What happens then when after the exam, the patient has no indication of an infection, do you still bill it? If the physician states in his exam that there is no indication of infection, can he still bill it?

    Thank you,

  7. #17
    Location
    Columbia, MO
    Posts
    12,843
    Default
    yes we are coding the reason for the visit which was the infection, if the patient is instructed to return yet again just to be sure then that visit gets a V67.x code for follow up following completed therapy. There is an old coding clinic on this which is where I learned, but I do not remember the year, sorry.

    Debra A. Mitchell, MSPH, CPC-H

  8. Default
    Quote Originally Posted by mitchellde View Post
    yes we are coding the reason for the visit which was the infection, if the patient is instructed to return yet again just to be sure then that visit gets a V67.x code for follow up following completed therapy. There is an old coding clinic on this which is where I learned, but I do not remember the year, sorry.
    Hi Debra,

    Thanks for the reply. I code and audit in Nephrology/Internal medicine. So let's say that the patient had acute renal failure on the previous visit and the patient comes back, the physician documents that the patients' acute renal failure has resolved, can he still bill for it?

    If the patient had hyperkalemia (elevated potassium reading) on the previous visit, the patient comes back and the labs prove that the patient no longer has it, the physician states in his documentation that the hyperkalemia has resolved. Can he bill for hyperkalemia?

    I need to know if this applies to the outpatient rules? Office and Non-facility (hospital) physician coding.

    I truely appreciate your feedback.

    Thank you,

  9. #19
    Location
    Columbia, MO
    Posts
    12,843
    Default
    no to the acute renal failure and no to the hyperkalemia, these would be follow up following treatment a V67.x code

    Debra A. Mitchell, MSPH, CPC-H

  10. Default
    Quote Originally Posted by mitchellde View Post
    no to the acute renal failure and no to the hyperkalemia, these would be follow up following treatment a V67.x code
    Fabulous! Enough said! Thank you! Have a great weekend!

Page 2 of 3 FirstFirst 123 LastLast

Similar Threads

  1. "due to" diagnosis coding
    By Mareb in forum Diagnosis Coding
    Replies: 2
    Last Post: 07-07-2015, 07:18 PM
  2. Another "due to" diagnosis coding dilemma
    By Mareb in forum Diagnosis Coding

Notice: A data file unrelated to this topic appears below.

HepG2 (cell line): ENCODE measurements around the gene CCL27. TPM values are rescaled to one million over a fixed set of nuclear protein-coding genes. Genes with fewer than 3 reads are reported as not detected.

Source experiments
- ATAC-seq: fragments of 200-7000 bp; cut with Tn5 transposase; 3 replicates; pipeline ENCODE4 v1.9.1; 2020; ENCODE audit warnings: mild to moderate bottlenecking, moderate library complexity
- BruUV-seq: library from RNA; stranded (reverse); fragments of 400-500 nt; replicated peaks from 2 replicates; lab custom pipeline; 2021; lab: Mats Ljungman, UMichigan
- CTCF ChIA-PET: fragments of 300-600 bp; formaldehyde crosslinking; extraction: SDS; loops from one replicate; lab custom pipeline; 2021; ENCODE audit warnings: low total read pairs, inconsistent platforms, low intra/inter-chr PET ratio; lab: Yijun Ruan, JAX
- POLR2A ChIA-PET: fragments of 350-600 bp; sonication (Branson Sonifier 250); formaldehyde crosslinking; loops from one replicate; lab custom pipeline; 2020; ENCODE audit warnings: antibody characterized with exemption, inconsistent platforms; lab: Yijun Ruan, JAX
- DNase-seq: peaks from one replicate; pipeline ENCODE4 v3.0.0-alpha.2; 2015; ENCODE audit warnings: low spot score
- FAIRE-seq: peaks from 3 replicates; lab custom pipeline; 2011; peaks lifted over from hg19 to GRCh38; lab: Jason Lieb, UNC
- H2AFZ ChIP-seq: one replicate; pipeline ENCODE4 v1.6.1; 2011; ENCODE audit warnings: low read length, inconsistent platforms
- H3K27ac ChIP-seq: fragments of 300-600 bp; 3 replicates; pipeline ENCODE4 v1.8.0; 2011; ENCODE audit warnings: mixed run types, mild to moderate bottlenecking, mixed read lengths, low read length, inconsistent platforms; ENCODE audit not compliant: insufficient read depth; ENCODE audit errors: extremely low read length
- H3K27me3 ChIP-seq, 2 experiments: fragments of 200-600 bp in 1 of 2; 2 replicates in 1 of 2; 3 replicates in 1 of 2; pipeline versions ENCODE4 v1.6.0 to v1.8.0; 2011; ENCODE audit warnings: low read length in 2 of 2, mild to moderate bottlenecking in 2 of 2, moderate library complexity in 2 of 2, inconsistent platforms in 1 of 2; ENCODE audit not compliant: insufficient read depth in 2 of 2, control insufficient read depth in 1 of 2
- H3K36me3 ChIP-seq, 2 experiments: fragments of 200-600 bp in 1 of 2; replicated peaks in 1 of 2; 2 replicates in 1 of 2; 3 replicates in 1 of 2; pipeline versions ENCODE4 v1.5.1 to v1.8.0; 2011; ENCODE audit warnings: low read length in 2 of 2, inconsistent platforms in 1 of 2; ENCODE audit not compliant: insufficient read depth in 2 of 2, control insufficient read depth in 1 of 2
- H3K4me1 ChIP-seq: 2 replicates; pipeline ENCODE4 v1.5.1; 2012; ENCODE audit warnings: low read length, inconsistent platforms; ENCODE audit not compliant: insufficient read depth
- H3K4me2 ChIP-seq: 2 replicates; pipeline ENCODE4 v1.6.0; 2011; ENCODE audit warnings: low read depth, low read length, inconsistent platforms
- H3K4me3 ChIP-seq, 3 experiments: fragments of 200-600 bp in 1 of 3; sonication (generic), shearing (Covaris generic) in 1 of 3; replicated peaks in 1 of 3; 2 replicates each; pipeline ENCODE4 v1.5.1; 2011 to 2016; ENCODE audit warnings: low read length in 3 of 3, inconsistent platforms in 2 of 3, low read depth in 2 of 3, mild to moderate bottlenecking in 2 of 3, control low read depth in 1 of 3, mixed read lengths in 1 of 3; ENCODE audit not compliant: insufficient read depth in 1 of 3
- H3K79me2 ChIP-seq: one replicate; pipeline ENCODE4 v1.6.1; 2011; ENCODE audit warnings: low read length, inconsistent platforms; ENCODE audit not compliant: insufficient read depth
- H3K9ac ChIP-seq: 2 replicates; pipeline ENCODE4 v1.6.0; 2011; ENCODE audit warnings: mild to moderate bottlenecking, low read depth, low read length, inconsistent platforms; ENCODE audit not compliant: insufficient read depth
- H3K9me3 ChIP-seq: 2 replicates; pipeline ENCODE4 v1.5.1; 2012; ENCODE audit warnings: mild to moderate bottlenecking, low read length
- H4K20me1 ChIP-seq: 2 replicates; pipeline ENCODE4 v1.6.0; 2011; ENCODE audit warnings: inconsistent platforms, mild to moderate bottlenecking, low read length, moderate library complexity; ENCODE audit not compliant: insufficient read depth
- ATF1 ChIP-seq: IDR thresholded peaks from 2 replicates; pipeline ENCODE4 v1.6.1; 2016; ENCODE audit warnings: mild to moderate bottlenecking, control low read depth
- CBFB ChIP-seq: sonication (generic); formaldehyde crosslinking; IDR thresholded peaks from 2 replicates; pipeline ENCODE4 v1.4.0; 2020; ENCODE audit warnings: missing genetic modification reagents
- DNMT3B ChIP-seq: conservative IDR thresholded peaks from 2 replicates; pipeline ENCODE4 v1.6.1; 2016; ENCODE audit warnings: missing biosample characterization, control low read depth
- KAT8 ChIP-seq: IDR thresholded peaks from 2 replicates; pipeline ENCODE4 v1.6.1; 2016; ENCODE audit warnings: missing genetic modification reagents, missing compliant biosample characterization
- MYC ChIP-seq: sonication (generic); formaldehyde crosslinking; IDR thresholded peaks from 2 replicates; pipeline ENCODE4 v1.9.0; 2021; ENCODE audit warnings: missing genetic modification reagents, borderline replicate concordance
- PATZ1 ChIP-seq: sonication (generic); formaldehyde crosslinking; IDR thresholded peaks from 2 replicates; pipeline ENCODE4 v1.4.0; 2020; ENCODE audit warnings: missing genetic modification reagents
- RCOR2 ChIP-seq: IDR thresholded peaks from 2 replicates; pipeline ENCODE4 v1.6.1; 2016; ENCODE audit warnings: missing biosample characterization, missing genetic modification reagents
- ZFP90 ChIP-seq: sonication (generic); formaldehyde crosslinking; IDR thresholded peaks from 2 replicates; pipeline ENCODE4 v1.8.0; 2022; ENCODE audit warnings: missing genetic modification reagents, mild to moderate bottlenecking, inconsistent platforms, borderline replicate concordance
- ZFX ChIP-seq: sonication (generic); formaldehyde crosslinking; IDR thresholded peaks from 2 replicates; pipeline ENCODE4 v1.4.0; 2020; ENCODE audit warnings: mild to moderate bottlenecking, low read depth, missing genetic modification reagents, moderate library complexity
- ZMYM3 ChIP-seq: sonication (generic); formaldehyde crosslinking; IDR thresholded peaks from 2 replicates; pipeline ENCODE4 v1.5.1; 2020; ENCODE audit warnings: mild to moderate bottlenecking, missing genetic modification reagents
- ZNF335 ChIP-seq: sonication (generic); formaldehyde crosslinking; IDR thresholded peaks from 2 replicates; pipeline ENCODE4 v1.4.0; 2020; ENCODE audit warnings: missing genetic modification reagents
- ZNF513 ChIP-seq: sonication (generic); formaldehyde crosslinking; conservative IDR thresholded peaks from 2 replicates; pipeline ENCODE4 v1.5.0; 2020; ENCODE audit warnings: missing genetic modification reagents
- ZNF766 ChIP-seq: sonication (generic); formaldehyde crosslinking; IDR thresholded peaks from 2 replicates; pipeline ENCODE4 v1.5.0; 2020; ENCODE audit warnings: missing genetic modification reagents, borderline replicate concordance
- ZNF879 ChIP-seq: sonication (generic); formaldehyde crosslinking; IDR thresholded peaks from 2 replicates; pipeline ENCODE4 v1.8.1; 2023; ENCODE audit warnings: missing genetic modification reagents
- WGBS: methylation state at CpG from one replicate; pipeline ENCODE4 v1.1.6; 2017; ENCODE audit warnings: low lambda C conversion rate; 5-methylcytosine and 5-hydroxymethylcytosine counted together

Replies: 1
    Last Post: 07-07-2015, 07:14 PM
  3. """Looking for on Remote coding Possition""".
    By yeima26@yahoo.com in forum Resume Postings
    Replies: 2
    Last Post: 06-15-2014, 10:13 PM
  4. "Probable BCC" ?? How to dx code?
    By Orthocoderpgu in forum Pathology & Clinical Laboratory
    Replies: 2
    Last Post: 05-10-2011, 09:03 PM
  5. Diagnosis coding for "dog ears"
    By Jensina in forum Plastic Surgery
    Replies: 3
    Last Post: 07-02-2009, 02:03 PM

Posting Permissions

  • You may not post new threads
  • You may not post replies
  • You may not post attachments
  • You may not edit your posts
  •  
Enjoying Our Forums?

AAPC forums are a benefit of membership. Joining AAPC grants you unlimited access, allowing you to post questions and participate with our community of over 150,000 professionals.

Join Now Continue Reading Without Full Access

Already a Member?

Login

Close Message

In addition to full participation on AAPC forums, as a member you will be able to:

  • Access to the largest healthcare job database in the world.
  • Join over 150,000 members of the healthcare network in the world.
  • Be a part of an industry leading organization that drives the business side of healthcare.
  • Save anywhere from 10%-50% with exclusive member discounts on courses, books, study materials, and conferences.
  • Access to discounts at hundreds of restaurants, travel destinations, retail stores, and service providers. AAPC members also have opportunities to save on heath, life, and liability insurance.
  • Become a member of a local chapter and attend regular meetings.